Maury Has Good Options for Modernization

Debate Focuses on Capacity and Timeline

Frustrations over a lack of vision for the modernizations of Ward 6’s public schools bubbled over after a meeting on Jan. 12 updating the status on projects at Maury Elementary (1250 Constitution Ave. NE) and Jefferson Academy (801 Seventh St. SW). Jefferson’s renovation is straightforward. DC Public Schools (DCPS) has planned small fixes around the school as the building waits for construction to start in 2020. Those fixes include updated science labs, outside door replacement, and HVAC repair.

Maury is a feeder school for Eliot-Hine Middle School (1830 Constitution Ave. NE). Its renovation is scheduled to finish in August 2018. But Maury faces a significant sizing and capacity problem after DCPS failed to update enrollment estimates following unanticipated rapid growth in the surrounding neighborhood. At the meeting, DCPS and Department of General Services (DGS) representatives proposed four scenarios. Two would keep the construction dates on track; the third and fourth would expand the building’s capacity and push back the completion date. The fourth option would also require demolishing millions worth of already completed renovations and increase the budget by about $15 million.

Growth of Enrollment Not Foreseen

Enrollment estimates at Maury were off the mark in the planning process for modernization, so the capacity projections are not compatible with the estimated future enrollment, said Ward 6 State Board of Education representative Joe Weedon. Enrollment projections increased to 513 in 2020, more than the building’s current capacity of 457 students, DCPS spokesperson Janae Hinson said. This increase, while it shows positive support from the community, requires amendments to the modernization plan set to start in late summer 2017.

Option One: Cluster Model

The first approach is to create a cluster between Maury and Miner Elementary (601 15th St. NE). The in-bounds families would be in a combined boundary area, and the buildings would split by grade, Maury taking the upper grades, Miner the lower of the preK-3 to fifth-grade levels.

While this solves the capacity problem and keeps the construction timeline on track, DCPS’s representative did warn that it would significantly impact the programming at each site and logistics for families.

Option Two: New Boundaries

DCPS offered to redraw the boundaries set in 2014 to shrink the area the school serves. Current students would remain in school, but it would alter future enrollment. This plan doesn’t change the timeline or budget for the current project, but it leaves no room for future growth at Maury and disrupts families with siblings who may not be able to attend the same school.

Option Three: Expanding the Current Building

One idea would increase the enrollment capacity to 539 by building out several parts of the existing 1886 and 1961 structures. This would include a larger kitchen, a small two-story addition for classrooms, a three-story addition to the multipurpose room for classrooms and a lobby, and new playgrounds on the west side of the addition. It would remain on the same budget and timeline. DCPS warned that the final project would eliminate play space, wouldn’t meet certain educational specifications, and still has a large number of students in a limited space.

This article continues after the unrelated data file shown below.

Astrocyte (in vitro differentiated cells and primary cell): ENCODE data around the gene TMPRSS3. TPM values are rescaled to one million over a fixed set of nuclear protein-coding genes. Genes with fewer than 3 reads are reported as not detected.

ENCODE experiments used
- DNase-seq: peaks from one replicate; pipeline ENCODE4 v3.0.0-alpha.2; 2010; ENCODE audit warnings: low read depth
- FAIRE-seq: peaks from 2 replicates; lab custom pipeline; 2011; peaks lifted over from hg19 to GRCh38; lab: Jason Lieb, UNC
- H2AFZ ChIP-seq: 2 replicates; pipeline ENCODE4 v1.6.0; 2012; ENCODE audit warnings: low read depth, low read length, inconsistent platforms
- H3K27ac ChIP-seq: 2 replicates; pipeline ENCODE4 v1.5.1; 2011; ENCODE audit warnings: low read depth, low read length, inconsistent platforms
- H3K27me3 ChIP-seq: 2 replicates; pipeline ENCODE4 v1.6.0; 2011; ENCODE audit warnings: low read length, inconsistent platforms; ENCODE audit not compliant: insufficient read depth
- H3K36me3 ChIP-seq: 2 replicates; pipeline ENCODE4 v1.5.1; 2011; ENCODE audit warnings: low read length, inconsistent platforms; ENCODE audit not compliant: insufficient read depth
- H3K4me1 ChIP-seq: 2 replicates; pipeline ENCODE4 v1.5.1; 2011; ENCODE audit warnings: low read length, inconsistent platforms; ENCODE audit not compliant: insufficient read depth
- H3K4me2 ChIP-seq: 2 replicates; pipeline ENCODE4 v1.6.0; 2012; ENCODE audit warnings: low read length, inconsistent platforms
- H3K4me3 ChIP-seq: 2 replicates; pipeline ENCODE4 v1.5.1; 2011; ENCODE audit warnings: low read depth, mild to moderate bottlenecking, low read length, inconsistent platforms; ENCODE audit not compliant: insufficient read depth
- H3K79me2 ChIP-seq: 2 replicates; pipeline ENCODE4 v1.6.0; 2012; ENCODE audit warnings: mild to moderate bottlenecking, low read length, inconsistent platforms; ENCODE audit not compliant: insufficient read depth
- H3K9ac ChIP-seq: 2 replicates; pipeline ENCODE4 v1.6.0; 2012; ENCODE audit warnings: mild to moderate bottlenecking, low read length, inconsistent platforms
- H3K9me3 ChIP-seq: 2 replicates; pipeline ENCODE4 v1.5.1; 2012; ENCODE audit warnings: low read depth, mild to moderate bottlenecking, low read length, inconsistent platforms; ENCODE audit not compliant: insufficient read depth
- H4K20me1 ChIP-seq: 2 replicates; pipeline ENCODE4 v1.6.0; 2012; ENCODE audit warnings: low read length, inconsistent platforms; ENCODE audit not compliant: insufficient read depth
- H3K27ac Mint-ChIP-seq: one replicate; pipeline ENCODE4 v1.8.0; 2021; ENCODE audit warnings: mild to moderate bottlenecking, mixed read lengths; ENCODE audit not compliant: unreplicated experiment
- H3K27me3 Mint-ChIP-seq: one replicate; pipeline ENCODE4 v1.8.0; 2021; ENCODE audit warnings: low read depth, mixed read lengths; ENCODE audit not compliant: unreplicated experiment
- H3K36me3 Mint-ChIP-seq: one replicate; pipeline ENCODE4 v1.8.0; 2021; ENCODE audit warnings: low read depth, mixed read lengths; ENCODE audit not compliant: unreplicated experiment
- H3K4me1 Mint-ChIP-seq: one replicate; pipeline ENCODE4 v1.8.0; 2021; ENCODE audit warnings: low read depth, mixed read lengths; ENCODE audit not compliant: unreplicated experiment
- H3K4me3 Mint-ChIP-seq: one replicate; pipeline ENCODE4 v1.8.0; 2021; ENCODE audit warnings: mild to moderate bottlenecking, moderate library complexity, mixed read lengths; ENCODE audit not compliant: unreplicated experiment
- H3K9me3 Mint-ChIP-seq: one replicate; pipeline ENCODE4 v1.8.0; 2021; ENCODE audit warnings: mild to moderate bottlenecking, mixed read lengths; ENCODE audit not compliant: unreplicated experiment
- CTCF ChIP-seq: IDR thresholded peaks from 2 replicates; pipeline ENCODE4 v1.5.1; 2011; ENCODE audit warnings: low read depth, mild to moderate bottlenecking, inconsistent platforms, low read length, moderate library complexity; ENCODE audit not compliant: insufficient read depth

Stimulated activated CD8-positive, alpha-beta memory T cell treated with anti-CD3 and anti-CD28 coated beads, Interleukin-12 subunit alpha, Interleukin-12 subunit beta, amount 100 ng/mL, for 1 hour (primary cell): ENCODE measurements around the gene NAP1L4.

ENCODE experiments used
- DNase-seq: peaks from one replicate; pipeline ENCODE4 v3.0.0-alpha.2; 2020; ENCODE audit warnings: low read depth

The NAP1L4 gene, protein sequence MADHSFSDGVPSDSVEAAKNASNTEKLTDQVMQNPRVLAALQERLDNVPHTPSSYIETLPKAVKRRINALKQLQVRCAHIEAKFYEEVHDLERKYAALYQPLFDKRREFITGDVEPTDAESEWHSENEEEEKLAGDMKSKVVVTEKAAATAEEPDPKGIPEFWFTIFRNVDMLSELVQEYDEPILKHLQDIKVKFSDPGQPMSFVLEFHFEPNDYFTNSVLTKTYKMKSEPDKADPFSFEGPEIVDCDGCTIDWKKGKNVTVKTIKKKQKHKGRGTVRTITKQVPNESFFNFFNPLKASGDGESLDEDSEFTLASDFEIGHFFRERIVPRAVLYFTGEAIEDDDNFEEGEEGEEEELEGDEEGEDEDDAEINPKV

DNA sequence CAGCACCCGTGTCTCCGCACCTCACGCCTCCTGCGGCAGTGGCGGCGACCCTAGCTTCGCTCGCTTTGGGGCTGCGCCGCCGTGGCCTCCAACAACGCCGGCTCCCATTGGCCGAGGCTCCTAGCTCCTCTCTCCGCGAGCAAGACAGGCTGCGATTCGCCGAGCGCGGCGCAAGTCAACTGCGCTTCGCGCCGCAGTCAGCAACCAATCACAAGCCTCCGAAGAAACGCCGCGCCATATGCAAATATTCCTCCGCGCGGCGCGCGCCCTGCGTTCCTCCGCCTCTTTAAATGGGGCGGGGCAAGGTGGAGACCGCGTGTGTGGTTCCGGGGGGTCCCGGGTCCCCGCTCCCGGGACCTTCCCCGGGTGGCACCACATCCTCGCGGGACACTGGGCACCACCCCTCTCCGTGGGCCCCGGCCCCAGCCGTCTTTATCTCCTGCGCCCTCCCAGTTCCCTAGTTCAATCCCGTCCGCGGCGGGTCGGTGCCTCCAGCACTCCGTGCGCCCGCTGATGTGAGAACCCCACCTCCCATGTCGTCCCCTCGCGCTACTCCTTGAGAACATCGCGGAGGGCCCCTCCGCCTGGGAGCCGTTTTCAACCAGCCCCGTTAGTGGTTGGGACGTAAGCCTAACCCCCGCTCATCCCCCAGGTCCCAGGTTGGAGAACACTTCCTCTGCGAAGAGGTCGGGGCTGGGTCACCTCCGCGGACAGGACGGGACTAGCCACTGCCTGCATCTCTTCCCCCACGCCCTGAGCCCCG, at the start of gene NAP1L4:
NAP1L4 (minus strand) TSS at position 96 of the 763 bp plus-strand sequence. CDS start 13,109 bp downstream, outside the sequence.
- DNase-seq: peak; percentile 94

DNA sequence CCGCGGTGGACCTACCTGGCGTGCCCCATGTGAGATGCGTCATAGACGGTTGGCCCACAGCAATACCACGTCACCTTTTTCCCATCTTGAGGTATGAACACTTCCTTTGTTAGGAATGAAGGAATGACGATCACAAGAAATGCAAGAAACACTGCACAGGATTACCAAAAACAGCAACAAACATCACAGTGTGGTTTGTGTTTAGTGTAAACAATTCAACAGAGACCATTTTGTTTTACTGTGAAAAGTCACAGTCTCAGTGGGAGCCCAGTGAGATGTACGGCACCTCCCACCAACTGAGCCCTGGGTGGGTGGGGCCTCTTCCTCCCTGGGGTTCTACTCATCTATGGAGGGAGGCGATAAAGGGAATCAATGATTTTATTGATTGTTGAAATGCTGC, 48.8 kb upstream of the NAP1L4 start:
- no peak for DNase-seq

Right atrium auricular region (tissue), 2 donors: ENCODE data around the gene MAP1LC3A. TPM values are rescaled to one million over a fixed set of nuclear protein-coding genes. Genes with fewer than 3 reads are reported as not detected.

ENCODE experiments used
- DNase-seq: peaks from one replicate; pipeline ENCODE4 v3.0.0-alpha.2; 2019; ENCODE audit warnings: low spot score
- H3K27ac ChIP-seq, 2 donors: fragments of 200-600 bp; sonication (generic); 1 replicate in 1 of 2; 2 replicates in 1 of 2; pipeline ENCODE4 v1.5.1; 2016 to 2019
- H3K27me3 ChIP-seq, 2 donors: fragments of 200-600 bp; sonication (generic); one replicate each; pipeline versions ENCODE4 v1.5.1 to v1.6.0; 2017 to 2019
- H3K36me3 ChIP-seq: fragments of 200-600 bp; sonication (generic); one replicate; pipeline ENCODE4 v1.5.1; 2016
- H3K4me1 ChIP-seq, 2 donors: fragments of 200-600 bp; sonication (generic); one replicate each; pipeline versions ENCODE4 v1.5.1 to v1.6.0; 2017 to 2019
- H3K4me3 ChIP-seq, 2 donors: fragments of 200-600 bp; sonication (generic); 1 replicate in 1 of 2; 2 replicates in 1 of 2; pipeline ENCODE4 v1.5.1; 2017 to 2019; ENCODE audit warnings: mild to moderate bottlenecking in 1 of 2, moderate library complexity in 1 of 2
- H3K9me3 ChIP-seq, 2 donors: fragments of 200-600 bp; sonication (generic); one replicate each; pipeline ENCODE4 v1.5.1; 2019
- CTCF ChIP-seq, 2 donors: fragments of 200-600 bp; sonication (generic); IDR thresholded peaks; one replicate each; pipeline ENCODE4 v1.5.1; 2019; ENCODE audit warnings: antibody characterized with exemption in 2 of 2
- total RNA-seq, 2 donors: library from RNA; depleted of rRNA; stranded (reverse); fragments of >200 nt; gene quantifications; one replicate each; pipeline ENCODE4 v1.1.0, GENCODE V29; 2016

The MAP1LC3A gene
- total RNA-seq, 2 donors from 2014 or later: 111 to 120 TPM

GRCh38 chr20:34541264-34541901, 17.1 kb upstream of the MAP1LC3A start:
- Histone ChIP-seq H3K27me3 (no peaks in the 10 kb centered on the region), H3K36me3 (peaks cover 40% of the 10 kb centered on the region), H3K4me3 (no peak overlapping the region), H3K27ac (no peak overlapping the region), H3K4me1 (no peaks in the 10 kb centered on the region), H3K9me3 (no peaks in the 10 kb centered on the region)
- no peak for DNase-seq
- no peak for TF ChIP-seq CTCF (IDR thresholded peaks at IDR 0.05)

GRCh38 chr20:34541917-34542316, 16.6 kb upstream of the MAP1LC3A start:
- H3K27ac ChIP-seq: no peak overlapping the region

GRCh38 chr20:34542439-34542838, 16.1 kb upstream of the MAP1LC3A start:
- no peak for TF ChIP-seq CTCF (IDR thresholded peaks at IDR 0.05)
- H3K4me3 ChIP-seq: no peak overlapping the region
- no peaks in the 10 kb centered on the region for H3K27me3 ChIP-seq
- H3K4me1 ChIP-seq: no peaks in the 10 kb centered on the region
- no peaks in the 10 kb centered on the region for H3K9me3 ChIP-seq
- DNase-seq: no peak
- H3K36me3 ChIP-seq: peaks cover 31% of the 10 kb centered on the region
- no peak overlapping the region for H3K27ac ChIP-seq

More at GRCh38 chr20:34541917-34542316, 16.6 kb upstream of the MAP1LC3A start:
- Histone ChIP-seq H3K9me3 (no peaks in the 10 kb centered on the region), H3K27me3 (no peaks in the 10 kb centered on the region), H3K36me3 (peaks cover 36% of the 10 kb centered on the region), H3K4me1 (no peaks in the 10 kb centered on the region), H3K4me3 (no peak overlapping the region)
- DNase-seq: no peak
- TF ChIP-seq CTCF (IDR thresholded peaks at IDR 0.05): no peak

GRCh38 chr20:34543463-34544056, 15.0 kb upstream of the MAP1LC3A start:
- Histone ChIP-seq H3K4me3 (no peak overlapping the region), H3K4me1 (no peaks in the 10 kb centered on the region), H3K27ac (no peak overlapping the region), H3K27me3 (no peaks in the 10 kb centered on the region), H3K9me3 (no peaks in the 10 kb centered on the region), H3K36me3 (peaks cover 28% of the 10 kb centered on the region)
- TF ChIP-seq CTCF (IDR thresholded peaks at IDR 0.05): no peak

Option Four: Demolishing One Building, Expanding

The other suggestion demolishes the 1961 building; puts up a new three-story addition with appropriate classroom sizes and office space; adds a one-story addition for the media center, adds a one-and-a-half-story building for the cafeteria, kitchen, and stage, and reassigns the parking lot.

The drawback: it would push the project completion date back to August 2019. It would also require approval from the DC Council and the mayor to add roughly $15 million to Maury’s current $18.5 million capital improvement plan (CIP) budget.

What the Parents Want

Most parents and staff at Maury want a school that is the right size and includes the current boundaries, according to a DCPS survey sent out to parents and staff. Complications in the process have frustrated many, but they want the project done right.

Reducing the boundary area doesn’t seem fair to families, the budget isn’t guaranteed through the CIP process, and expanded capacity would also impact the school’s current operations, said Max Kieba, a school improvement team (SIT) coordinator and Maury parent. “We talked about clustering with Miner or shrinking the boundaries back from the extension, but we didn’t want that,” he said

Instead, they are interested in the most radical plan, option four. Kieba admitted it poses a challenge for swinging out of the school for two years to a temporary location or even moving two times in two years, but they want a school that fits the community’s growing needs.

Maury Principal Carolyn Albert-Garvey agrees and wants people to understand that a potential increase in the budget is not a request for money on the current plan; it’s to address the number of new local families. “If there is a way for us to do a two-year renovation and get a building that fits our needs, that would be wonderful,” she said, adding that increased enrollment is a good problem to have.

But Weedon questions the tear-down of the 1961 building in option four. The city has already spent money renovating parts of that building, and an increase in money for one school could potentially take away funds from another school that lacks basic needs like HVAC systems that work and windows that open. “I'd like to see a bigger-picture view of how the investment in Maury supports a vision that creates a sustainable system of schools from early education to graduation for the entire neighborhood, puts more students in a position to achieve, and closes the achievement gap,” Weedon said.


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